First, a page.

Play it again ... and we'll sue
Venues for up-and-coming artists are disappearing as copyright licensing fees get stiffer, although some relief is in sight.
After a 30-year run, the owner of the Sacred Grounds Coffee House in San Francisco has shut down the Thursday night open mics. Mamma Llama, a small coffeehouse in Weaverville, Calif., no longer features musicians from near and far. Open mics at the Ragged Edge Coffee House in Gettysburg, Pa., are down from 50 to 60 audience members to no more than 15 these days.
These grass-roots music events, spawning grounds for the next generation of musical talent, have come up against the demands of US copyright law, as enforced by a handful of companies who act as collection agents for songwriters and composers. The law states that no performer in a public venue can present someone else's copyrighted music without their permission and, usually, without compensating them. A number of agencies, chief among them Broadcast Music, Inc. (BMI) and the American Society of Composers, Authors and Publishers (ASCAP), charge music venues an annual copyright "license fee" ranging from $300 to nearly $10,000 for the privilege of presenting someone else's music.
Much of the music at those Ragged Edge open mics was written by the performers, but there was also cover music from the likes of Bob Dylan and the Grateful Dead. ASCAP wanted a license fee of $900 a year from Ragged Edge owner Jake Schindel. He paid up and, to recoup that expense, started charging a cover fee, which caused attendance to dwindle. He was losing money, stopped paying the fee, and has cut back his musical offerings to unadvertised – and often poorly attended – events.
Bruce Schrader, who owns the Sacred Grounds Coffee House, tried to keep his open mics going by having his performers sign waivers stating they were playing only their original songs. Nevertheless, he was faced with demands for $6,000 in license fees from the agencies and had to shut down the weekly event last year.
"Their argument," Mr. Schrader said, "was that I couldn't possibly know whether the performers were singing any of the millions of copyrighted songs they represent, so I'd better get a license if I didn't want to get sued."
As soon as Mamma Llama owner Steve Friedman agreed to pay ASCAP an $800 annual fee, two other agencies demanded license fees. So he just stopped offering live music. "It was impossible to have the music without getting continuous calls and e-mails from these guys demanding payment," he recalls.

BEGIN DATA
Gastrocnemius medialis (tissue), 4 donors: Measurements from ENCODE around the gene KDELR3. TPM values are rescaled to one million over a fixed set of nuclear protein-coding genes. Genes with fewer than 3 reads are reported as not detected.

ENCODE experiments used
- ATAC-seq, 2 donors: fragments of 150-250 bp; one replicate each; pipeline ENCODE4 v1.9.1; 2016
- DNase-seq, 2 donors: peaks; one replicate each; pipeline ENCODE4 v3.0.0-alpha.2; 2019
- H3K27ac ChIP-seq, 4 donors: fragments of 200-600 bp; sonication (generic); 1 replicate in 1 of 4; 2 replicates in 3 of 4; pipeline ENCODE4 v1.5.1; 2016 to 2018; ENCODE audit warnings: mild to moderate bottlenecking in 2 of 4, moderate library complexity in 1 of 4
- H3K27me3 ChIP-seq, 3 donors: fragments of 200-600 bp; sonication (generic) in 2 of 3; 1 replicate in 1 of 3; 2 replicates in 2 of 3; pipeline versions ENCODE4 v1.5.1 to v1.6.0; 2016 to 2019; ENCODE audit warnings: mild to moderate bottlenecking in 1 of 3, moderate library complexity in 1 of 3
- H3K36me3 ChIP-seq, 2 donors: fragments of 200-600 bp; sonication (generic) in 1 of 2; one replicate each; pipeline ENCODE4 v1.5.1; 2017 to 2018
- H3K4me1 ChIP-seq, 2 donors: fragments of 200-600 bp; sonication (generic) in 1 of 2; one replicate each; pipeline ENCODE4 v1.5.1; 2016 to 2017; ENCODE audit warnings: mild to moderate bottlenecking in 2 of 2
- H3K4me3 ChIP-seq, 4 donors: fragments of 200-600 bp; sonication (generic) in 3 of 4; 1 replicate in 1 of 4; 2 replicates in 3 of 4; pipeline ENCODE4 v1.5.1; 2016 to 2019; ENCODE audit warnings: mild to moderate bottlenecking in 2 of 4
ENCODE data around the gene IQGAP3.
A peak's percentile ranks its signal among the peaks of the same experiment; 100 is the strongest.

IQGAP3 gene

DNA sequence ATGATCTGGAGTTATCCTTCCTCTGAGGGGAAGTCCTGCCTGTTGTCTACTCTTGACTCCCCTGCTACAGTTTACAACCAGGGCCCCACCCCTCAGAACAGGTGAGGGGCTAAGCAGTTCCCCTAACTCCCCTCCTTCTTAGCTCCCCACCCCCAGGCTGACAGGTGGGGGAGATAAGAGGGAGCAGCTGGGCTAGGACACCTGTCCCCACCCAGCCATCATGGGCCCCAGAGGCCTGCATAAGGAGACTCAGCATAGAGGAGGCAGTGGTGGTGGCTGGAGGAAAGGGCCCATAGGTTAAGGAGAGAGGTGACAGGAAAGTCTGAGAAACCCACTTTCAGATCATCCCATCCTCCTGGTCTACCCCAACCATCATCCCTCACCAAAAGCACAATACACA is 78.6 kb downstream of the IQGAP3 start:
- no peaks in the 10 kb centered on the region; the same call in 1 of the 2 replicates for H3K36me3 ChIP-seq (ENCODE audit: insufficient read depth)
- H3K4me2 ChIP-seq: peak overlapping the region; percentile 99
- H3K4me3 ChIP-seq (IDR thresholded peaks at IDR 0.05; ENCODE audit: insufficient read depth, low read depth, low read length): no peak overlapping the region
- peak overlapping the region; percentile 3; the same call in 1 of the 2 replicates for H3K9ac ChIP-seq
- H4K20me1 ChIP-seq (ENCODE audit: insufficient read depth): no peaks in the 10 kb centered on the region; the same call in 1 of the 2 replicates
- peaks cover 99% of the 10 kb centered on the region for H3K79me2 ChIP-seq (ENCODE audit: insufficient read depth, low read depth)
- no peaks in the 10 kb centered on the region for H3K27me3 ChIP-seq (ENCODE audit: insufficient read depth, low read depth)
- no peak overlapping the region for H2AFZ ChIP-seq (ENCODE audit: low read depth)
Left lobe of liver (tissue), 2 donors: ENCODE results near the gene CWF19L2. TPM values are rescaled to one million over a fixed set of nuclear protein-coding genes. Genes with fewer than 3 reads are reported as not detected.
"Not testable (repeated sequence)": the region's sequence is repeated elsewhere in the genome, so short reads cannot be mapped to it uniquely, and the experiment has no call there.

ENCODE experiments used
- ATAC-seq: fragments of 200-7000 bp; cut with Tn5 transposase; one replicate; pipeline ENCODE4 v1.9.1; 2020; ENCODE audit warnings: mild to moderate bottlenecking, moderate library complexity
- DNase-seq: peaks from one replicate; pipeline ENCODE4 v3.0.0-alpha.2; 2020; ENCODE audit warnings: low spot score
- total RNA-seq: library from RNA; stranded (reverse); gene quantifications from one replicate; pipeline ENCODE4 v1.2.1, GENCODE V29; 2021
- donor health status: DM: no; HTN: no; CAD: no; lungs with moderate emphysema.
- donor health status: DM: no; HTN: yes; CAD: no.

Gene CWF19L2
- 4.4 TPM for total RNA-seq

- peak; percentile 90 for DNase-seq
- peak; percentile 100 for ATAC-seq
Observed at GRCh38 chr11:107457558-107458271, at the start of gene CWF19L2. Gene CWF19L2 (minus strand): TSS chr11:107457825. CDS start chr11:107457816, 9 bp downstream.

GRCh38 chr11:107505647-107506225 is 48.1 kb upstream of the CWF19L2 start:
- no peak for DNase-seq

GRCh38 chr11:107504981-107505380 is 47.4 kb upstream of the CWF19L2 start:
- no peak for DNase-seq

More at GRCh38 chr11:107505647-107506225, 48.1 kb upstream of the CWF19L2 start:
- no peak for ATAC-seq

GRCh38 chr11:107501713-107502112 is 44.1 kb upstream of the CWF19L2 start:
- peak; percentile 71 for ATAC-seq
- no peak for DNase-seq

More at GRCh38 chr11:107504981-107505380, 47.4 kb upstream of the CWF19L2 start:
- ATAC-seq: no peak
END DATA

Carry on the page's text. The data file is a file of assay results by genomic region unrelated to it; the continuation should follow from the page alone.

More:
Smaller music venues around the country are struggling to pay these licensing fees. Many simply get worn down by repeated demands from the agencies for payment and threats of costly lawsuits and simply drop live music offerings altogether.
"It's killing the local music scene," laments folk musician Spook Handy, who's seen performance venues in his hometown of New Brunswick, N.J., drop from around 40 in the mid-1980s to half a dozen now. "We're not bringing up a new generation of musicians. They just don't have places to play."
There's general agreement in the music industry that the number of small venues offering live music is declining, although it's not clear how much of this is due to enforcement of copyright law.
Vince Candilora, ASCAP's vice president for licensing, says the fees are set at a "very good rate," adding, "What gives anyone the right to use someone else's property, even though they're not making money on it? I can guarantee you the phone company's going to charge you whether you're making money or not."
Despite this tough talk, there has been a softening in fees: ASCAP lowered its rates for the smallest venues last January, down from around $1,000 a year to $350, closely matching BMI's current rates.
And there's the possibility of more reductions: The Memphis-based Folk Alliance, an advocate for up-and-coming artists, is negotiating with BMI to cut fees even further. BMI is receptive to the idea, according to Alliance negotiator Renee Bodie, and she hopes new rates will be in place in the next six months and that ASCAP will match any new BMI fees.
"We're discussing ways to give these smaller places a break," acknowledges BMI spokesman Jerry Bailey. "We realize they're helping to support the next generation of performers."
If that's the case, BMI has some fence-mending to do. Coffeehouse owners complain of intimidation tactics. Bailey says lawsuits are threatened, and sometimes pursued, only when BMI has proof that violations of copyright law have occurred.
One southern California coffeehouse owner, who asked to remain anonymous, said he was able to get his total annual fees down to $1,000 from three agencies by telling them he wouldn't open unless he got rock-bottom rates. That was 10 years ago. He's still in business, but not happy about having to pay even those fees: "We're the people who give performers their start, and we have to pay for the privilege."